Tag Archives: verbs

“Zu” is more than a just a preposition — Using zu-constructions

In one of my lessons this week a student asked me about the word “zu”. She knew that zu is a dative preposition and that it means to in English. I was very happy to hear that those facts about zu had stayed with my student. But then I had to give her a little […]

Knowing in German — wissen vs. kennen

One of the things that has made English such a powerful language is it’s simplicity. Many words carry numerous meanings, which allows English speakers to convey numerous ideas with very few words. German on the other hand goes for precision and a broader vocabulary is demanded. If we look at the English verb “to know” […]

machen vs. tun | to make vs. to do

There are many word pairs in German that are quite confusing when one comes from English into German. I’ve already said in an earlier post that German is the language of making and driving. After having many people ask me about the difference between “tun” (to do) and “machen” (to make / to do), I […]

Understanding German Verbs Part II

Last week we looked at some of the basic tenses in German and how they are constructed. Important to remember between German and English is that German doesn’t have the continuous tense like in English. Therefore, translating “I am reading this blog” word for word, though it is a Subject + Verb + Object construct, […]

Understanding German Verbs Part I

Verbs, we’re all familiar with the term, but when it comes to actually understanding it we sometimes get flustered. In grade school teachers said they were -ing words. Others learned that they are doing words. Well that is all fine and dandy for some of us, but when it comes to the verbs “to be” […]

bieten vs. anbieten

The bane of any English learner is the wide array of phraseology verbs that the English language seems to possess. Though there are phraseology verbs in German, they don’t seem to pose as much of a confusion as verbs with prefixes do. We’ve moved. You’ll find the full article here: http://marathonsprachen.com/bieten-vs-anbieten/

Das Volk des Machens und Fahrens — The things Germans make and drive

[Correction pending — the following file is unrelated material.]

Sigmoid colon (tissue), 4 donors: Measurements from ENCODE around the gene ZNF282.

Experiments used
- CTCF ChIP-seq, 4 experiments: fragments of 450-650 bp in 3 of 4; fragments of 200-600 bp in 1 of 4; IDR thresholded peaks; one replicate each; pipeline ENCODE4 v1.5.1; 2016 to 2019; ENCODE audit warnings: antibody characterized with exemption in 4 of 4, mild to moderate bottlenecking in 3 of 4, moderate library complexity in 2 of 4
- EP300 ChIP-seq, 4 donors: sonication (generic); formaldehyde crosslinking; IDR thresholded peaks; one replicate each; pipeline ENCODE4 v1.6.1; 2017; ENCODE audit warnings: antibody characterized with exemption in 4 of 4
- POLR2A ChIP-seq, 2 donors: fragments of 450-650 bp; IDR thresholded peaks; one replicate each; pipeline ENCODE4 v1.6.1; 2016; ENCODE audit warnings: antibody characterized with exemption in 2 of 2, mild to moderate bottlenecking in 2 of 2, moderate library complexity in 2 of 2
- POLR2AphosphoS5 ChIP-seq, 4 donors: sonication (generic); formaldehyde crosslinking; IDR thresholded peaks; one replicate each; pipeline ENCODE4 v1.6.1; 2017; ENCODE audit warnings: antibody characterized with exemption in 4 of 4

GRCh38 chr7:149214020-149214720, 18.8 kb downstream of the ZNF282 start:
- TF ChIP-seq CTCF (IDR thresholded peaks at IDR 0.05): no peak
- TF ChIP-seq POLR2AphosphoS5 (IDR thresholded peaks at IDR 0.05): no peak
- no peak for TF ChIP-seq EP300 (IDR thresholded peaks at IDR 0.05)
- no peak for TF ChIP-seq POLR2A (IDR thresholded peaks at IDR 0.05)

German’s call Germany “Das Land der Dichter und Denker” (The country of poets and philosophers). Germans speakers should be called “Das Volk des Machens und Fahrens” (the people of making and driving). We’ve moved. You’ll find the full article here: http://marathonsprachen.com/das-volk-des-machens-und-fahrens/

Reflexive Verbs Word Cloud

I buy me a coffee — The reflexive in German

When I lived in Vancouver I had a German friend who would always ask us the following question: “I’m going to buy me a coffee, would anyone else like one?” We always tried to explain to him that English unlike German does not use the reflexive as much as German. Though in the case above […]

Pronoun Word Cloud

Personal Pronoun Clarification — The many meanings of “sie”

I’ve gone on and on on about how German is a very precise language where one word generally has one meaning. At the same time you’ve probably been thinking that I’m full of it. German has words that are incredibly long, complicated and pretty much unpronounceable and has other words like “sie” that are used […]

Form Word Cloud

The many forms of German words

There are many things that make English a difficult language to learn: English speakers tend to use an extraordinary amount of idioms, there are more tenses and subelties in their usage than with other languages, there are many homonyms and the spelling of a word does not always represent a phonic relation to the word’s […]